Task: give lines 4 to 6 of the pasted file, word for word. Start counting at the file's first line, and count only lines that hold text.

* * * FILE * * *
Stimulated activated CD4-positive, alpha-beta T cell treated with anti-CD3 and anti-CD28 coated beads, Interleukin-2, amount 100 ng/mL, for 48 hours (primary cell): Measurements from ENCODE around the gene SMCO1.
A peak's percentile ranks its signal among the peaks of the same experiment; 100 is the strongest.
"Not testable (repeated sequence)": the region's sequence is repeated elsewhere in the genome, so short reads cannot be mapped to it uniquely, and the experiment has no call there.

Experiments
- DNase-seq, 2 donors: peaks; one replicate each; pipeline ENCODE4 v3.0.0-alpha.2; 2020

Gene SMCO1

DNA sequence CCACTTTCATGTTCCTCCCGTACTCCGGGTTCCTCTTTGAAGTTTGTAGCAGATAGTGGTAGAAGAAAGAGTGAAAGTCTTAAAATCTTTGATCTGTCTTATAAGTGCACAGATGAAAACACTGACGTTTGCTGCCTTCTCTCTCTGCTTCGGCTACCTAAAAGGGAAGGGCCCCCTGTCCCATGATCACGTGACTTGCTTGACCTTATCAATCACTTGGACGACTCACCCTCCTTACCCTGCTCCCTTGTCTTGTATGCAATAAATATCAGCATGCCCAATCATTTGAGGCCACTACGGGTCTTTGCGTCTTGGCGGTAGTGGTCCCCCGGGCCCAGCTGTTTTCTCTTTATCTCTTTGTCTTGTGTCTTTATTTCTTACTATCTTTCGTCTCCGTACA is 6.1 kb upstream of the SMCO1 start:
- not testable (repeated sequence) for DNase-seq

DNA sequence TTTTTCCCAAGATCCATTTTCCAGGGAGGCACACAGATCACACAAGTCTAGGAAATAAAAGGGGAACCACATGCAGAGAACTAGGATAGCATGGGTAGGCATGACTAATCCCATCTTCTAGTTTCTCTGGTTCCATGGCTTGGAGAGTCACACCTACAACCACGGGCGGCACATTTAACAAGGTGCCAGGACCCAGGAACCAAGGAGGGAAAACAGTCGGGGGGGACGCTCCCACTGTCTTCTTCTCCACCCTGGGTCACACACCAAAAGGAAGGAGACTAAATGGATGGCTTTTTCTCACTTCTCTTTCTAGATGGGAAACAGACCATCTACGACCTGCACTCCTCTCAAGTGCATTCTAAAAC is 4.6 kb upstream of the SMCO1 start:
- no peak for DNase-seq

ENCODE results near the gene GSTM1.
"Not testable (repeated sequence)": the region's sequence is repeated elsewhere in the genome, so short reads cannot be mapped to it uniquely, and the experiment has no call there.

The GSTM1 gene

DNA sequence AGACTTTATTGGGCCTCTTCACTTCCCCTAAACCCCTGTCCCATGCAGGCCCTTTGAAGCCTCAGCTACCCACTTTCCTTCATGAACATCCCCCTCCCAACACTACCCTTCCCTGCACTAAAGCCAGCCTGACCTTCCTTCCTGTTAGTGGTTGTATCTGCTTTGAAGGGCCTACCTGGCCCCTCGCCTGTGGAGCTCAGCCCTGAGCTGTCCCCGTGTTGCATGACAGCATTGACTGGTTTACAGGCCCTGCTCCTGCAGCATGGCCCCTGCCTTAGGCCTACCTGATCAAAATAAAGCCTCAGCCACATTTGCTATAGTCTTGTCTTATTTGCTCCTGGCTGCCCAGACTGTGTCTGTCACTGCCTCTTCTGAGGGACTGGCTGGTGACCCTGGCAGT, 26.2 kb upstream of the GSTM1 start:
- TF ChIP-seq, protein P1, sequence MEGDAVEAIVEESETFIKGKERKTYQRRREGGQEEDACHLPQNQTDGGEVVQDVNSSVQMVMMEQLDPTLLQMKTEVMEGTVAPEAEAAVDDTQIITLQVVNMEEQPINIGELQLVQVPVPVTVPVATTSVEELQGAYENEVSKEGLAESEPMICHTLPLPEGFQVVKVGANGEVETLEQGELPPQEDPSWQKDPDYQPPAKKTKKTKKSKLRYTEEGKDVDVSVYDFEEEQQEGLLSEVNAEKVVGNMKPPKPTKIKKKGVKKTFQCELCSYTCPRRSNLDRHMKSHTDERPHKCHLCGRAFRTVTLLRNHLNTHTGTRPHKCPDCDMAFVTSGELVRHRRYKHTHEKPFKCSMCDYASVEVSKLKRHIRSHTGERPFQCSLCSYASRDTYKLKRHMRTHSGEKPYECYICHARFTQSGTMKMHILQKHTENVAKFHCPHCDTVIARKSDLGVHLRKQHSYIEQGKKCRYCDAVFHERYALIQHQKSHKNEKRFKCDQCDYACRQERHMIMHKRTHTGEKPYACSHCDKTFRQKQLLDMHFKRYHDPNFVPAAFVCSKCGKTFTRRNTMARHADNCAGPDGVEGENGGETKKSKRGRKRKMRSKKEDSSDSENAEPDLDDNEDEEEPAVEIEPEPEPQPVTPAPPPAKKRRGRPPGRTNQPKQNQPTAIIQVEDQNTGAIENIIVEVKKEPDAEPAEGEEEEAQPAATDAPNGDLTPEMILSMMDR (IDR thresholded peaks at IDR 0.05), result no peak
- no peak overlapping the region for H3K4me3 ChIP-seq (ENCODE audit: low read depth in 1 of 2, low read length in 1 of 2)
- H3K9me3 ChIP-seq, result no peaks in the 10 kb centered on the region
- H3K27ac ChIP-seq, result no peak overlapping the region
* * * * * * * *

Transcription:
Experiments
- DNase-seq, 2 donors: peaks; one replicate each; pipeline ENCODE4 v3.0.0-alpha.2; 2020

Gene SMCO1